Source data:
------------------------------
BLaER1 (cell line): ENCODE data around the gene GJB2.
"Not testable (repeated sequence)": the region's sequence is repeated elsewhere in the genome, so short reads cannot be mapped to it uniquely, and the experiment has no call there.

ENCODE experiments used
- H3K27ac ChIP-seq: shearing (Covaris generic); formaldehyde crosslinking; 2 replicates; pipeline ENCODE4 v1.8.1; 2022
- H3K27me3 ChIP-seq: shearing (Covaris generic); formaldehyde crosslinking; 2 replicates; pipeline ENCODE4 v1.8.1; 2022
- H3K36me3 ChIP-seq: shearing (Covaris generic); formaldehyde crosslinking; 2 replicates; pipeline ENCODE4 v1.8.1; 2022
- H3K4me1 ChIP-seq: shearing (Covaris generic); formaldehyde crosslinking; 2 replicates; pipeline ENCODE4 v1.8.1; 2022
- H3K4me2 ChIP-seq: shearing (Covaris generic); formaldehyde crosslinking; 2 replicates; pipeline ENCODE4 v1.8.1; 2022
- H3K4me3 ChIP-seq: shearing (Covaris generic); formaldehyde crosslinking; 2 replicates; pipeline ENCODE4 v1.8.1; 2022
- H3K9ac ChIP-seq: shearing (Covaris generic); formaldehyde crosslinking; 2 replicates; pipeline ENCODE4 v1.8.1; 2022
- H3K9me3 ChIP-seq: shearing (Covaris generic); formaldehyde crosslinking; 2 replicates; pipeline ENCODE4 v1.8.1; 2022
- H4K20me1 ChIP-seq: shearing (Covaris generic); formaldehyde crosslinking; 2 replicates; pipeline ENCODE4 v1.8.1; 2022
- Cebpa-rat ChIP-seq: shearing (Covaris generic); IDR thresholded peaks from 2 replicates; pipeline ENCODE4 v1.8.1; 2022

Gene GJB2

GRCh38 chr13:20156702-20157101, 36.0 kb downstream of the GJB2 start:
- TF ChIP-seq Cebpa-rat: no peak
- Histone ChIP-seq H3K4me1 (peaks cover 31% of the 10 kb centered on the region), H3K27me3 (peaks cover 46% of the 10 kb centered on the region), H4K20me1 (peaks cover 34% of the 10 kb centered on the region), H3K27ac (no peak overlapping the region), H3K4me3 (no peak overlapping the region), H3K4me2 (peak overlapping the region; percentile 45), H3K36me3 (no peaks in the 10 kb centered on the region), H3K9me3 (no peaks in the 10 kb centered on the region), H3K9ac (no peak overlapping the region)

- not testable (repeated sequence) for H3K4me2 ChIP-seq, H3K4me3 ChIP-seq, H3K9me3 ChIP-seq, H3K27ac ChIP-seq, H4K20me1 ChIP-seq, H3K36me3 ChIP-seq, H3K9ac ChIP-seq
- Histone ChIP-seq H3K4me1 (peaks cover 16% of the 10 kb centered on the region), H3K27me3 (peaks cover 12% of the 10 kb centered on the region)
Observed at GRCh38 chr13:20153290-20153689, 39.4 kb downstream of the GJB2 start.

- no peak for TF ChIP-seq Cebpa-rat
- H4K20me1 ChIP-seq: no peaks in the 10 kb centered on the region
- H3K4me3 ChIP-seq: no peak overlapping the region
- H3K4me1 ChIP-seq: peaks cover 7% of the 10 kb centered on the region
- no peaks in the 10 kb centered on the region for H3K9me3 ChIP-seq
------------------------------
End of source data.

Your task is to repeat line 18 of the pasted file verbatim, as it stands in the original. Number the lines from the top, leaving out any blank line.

- not testable (repeated sequence) for H3K4me2 ChIP-seq, H3K4me3 ChIP-seq, H3K9me3 ChIP-seq, H3K27ac ChIP-seq, H4K20me1 ChIP-seq, H3K36me3 ChIP-seq, H3K9ac ChIP-seq